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Alternative Dispute Resolution

CDC/ATSDR believes that people are a valuable asset and that they should be given the right tools so they can perform to the best of their abilities. Alternative Dispute Resolution is one of those tools. The Office of Diversity Management and Equal Employment Opportunity (ODMEEO) offers an unbiased, neutral resource for all employees. We don't take sides. We do help generate options and discuss possible outcomes for each one, but the employee must choose the course of action. Each situation is dealt with individually and with complete confidentiality.

Alternative Dispute Resolution (ADR) is a collection of processes used for the purpose of resolving conflict or disputes informally and confidentially. ADR provides alternatives to traditional processes, such as grievances and complaints; however, it does not displace those traditional processes. The Alternative Dispute Resolution Office is a resource available to CDC and ATSDR employees at all levels. The ADR Office is a resource when employees need advice about how to deal directly with a concern, if the employee is uncertain about taking a problem through other established channels, is not sure who to talk with about a problem or concern, wants an informal, non-escalating approach, needs a fresh, impartial perspective, wants to discuss strategies or possible options for resolving a concern and if employees want to maintain the greatest possible flexibility in how to approach a concern or simply need a sounding board.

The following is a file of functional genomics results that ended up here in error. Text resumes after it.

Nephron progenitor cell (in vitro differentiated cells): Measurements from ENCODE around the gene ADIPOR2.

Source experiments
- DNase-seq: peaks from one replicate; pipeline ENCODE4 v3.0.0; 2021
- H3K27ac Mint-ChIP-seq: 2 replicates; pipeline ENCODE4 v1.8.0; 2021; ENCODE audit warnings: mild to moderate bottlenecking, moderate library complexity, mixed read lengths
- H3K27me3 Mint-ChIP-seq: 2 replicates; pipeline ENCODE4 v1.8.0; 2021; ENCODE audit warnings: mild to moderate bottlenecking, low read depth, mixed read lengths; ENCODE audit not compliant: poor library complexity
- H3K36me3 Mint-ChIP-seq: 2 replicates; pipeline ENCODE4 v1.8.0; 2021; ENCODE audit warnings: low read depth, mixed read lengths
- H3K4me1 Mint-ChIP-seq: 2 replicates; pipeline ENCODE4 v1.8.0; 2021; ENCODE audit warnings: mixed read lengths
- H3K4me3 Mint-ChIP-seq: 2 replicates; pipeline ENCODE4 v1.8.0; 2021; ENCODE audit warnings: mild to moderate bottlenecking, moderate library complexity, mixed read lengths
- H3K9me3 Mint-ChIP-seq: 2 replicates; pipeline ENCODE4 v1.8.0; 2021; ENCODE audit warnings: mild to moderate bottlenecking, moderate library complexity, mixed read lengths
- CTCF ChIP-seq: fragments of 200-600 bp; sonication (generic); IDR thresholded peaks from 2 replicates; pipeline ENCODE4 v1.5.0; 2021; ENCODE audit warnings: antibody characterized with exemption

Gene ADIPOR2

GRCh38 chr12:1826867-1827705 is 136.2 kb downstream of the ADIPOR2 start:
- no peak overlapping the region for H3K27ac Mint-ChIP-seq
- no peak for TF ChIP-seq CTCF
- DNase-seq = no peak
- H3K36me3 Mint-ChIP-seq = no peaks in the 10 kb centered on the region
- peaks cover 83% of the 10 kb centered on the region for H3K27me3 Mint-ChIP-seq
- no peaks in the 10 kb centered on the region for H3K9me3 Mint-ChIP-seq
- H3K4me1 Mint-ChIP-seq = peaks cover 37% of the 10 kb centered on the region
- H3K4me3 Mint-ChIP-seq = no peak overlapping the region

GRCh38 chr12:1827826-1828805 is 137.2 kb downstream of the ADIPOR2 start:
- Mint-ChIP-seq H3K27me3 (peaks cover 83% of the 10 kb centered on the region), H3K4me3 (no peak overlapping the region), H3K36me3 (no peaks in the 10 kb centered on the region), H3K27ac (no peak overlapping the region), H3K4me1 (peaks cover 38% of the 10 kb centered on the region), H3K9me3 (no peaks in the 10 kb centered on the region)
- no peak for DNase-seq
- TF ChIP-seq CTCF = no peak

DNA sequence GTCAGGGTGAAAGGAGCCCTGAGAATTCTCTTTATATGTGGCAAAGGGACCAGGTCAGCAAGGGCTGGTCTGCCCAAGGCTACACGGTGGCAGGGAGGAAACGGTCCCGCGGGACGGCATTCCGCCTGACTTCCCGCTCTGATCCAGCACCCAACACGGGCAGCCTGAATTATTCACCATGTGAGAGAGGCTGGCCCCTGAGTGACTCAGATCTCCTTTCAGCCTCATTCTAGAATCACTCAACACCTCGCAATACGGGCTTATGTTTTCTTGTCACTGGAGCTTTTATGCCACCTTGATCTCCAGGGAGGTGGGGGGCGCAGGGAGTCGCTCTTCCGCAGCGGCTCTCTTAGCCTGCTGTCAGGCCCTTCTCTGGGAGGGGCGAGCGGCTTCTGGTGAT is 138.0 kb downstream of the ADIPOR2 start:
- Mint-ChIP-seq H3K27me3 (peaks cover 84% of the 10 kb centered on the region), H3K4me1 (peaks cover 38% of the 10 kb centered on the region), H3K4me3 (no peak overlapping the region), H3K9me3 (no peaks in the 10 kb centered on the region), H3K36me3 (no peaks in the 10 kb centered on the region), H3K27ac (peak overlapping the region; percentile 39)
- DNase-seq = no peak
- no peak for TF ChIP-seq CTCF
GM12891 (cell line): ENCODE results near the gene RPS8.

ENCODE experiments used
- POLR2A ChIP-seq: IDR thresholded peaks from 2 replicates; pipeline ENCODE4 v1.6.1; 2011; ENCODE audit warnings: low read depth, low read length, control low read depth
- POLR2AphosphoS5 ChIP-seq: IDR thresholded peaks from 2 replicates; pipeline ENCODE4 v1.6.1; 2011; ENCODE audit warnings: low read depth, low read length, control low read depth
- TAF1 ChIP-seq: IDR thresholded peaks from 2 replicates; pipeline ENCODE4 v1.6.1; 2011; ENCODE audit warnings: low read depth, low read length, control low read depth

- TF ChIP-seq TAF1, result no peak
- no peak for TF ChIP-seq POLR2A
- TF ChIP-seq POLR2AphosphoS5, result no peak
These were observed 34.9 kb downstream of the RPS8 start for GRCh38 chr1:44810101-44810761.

ADR is generally voluntary. However, at CDC and ATSDR managers and supervisors are required to participate in ADR processes when employees choose this mechanism for resolution of work place disputes. ADR empowers and enables the participating parties to develop and seek mutually acceptable solutions, which they choose to meet their needs. Generally, ADR uses a neutral third party to help the parties communicate, develop ideas and resolve the dispute.

Some reasons for using ADR are that it is faster, less costly, easier, less formality involved, less confrontational or adversarial, it encourages creativity and searching for practical solutions, it avoids the unpredictability involved when decisions are rendered as a result of the traditional dispute resolution mechanisms. The ADR process usually results in improved communications between disputing parties and is therefore better for ongoing relationships, increases workplace morale and can make an employee feel better about coming to work, results in participant satisfaction, solutions tend to be durable or long lasting since they have the “buy in” of all parties involved, publicity is avoided and most importantly, the parties retain control of the outcome. An employee has NOTHING TO LOSE by using ADR since all statutory entitlements remain intact.

Contact Us


Dana Williams, JD Dispute Resolution Manager
Office of Dispute Resolution and Equal Employment Opportunity
1600 Clifton Road SE, Mailstop – K-83
Atlanta, GA 30333
(770) 488-3233 , (770) 488-3195 – fax


 
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